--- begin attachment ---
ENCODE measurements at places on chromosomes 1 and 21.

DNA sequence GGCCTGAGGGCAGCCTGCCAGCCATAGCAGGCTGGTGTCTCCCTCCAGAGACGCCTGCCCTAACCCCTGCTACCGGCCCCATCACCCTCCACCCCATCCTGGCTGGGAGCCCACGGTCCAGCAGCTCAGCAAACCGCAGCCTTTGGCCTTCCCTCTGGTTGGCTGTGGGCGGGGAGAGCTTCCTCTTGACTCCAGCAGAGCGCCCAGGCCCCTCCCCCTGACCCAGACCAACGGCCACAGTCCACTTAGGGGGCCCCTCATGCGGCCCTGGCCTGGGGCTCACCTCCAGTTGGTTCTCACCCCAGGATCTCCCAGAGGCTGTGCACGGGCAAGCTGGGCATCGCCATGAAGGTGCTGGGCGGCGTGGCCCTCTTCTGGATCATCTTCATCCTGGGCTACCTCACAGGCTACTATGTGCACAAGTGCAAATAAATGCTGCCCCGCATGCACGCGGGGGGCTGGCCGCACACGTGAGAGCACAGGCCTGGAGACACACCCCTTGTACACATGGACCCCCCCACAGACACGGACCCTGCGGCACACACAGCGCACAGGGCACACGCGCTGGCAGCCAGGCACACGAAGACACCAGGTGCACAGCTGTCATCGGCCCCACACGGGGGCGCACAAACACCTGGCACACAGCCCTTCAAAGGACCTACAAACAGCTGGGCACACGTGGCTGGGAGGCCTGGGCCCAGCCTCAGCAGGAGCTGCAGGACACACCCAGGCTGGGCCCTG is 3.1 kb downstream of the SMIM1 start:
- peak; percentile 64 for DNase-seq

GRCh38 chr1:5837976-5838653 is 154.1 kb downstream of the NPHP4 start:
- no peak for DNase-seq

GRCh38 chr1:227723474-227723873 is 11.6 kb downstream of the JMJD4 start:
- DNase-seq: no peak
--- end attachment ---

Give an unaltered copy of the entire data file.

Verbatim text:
ENCODE measurements at places on chromosomes 1 and 21.

DNA sequence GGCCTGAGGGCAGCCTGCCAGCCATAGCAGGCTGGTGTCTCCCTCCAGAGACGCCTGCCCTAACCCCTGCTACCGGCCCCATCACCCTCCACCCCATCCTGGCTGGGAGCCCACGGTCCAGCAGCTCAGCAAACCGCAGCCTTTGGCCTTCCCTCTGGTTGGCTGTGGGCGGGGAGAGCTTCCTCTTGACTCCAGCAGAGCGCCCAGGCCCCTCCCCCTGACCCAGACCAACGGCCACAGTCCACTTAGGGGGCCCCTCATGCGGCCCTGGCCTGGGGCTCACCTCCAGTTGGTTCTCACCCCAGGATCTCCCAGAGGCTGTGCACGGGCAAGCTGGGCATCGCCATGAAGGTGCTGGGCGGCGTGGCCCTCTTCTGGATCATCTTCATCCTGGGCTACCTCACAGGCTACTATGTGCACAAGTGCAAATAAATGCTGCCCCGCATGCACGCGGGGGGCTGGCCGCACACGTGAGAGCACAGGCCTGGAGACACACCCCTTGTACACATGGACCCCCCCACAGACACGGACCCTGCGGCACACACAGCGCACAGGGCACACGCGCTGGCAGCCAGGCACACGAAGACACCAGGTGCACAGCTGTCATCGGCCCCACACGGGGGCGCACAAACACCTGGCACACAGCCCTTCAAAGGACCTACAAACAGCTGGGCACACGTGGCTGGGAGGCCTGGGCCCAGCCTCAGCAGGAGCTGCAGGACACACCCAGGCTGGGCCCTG is 3.1 kb downstream of the SMIM1 start:
- peak; percentile 64 for DNase-seq

GRCh38 chr1:5837976-5838653 is 154.1 kb downstream of the NPHP4 start:
- no peak for DNase-seq

GRCh38 chr1:227723474-227723873 is 11.6 kb downstream of the JMJD4 start:
- DNase-seq: no peak